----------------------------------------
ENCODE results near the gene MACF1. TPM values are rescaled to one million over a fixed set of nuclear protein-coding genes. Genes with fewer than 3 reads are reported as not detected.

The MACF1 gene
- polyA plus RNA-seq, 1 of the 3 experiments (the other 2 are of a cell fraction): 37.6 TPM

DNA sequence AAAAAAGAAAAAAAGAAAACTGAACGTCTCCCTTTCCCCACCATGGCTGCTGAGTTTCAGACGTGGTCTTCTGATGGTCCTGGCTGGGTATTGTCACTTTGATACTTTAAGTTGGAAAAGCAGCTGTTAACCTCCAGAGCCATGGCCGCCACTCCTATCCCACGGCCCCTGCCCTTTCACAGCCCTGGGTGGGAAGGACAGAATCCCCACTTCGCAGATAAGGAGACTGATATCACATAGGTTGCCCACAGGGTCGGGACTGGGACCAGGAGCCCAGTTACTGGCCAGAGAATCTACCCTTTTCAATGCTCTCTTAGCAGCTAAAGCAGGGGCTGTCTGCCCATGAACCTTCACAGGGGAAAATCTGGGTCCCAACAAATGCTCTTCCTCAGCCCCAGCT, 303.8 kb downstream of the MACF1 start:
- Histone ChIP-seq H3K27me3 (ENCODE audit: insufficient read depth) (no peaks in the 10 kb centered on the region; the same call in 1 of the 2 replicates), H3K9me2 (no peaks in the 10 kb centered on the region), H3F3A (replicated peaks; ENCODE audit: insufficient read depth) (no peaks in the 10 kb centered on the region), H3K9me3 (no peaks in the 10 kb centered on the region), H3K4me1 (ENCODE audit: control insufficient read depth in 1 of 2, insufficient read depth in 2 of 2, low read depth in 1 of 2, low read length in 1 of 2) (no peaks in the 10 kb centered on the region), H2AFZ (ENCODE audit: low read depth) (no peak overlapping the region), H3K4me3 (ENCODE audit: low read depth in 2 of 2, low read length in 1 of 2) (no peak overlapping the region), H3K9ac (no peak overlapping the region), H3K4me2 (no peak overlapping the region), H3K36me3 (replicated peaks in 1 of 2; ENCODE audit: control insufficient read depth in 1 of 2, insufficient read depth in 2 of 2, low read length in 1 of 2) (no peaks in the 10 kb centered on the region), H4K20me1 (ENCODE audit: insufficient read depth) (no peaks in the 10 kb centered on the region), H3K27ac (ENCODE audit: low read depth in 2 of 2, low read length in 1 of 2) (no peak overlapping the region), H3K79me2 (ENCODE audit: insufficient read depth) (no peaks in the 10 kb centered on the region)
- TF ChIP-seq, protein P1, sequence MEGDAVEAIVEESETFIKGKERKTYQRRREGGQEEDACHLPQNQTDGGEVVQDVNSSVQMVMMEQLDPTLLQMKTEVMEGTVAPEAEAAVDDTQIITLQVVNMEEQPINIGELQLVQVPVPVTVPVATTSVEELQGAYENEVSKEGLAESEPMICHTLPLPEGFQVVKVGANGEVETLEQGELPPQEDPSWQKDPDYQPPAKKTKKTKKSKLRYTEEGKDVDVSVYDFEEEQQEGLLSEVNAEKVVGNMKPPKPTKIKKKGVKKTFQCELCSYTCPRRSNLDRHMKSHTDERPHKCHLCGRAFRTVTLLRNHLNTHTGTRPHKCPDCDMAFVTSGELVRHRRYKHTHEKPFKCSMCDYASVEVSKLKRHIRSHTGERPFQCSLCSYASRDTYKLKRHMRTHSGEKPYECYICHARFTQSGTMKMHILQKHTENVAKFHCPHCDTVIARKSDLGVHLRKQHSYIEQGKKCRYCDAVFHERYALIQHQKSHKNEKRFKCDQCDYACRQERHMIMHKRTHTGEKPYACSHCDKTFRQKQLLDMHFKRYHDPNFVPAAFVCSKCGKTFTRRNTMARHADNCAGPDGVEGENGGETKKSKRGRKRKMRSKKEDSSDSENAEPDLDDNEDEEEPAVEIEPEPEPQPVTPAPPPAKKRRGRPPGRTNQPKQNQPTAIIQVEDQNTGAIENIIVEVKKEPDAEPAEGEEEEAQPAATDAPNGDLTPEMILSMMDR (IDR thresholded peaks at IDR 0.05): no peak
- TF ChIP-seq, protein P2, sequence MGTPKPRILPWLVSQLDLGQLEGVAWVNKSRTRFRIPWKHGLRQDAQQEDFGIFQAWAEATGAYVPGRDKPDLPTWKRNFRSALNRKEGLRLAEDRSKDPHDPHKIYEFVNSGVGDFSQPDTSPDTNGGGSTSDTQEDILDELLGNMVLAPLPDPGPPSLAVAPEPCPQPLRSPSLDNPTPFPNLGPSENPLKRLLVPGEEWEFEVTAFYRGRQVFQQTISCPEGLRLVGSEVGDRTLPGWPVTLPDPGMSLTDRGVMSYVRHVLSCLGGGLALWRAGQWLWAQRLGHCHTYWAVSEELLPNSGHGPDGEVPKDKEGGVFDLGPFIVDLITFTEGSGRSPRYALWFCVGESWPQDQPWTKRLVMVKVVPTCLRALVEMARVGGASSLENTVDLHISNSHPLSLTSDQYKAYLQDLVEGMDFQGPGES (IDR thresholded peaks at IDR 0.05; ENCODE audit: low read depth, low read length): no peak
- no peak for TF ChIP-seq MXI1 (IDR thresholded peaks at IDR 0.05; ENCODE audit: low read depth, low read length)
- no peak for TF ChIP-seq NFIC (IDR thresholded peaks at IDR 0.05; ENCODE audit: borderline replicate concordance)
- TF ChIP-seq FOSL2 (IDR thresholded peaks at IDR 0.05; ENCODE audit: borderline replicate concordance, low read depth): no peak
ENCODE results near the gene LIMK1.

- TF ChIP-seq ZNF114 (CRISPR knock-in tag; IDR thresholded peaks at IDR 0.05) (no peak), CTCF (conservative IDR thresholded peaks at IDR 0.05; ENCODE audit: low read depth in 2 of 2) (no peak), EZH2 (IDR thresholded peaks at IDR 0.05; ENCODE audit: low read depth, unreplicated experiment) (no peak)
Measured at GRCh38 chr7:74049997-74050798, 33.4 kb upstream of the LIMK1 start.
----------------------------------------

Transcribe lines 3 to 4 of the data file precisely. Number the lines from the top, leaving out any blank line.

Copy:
- polyA plus RNA-seq, 1 of the 3 experiments (the other 2 are of a cell fraction): 37.6 TPM

DNA sequence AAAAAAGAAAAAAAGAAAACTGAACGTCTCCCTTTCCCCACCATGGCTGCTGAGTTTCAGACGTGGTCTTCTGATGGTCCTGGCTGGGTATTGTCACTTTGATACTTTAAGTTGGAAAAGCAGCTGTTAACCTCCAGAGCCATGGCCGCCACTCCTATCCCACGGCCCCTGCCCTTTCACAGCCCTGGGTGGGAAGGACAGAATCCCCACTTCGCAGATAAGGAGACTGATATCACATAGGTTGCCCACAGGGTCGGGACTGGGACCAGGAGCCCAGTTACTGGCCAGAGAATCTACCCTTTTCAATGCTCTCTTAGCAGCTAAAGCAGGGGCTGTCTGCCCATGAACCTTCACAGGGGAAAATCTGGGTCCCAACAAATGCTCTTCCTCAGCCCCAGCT, 303.8 kb downstream of the MACF1 start: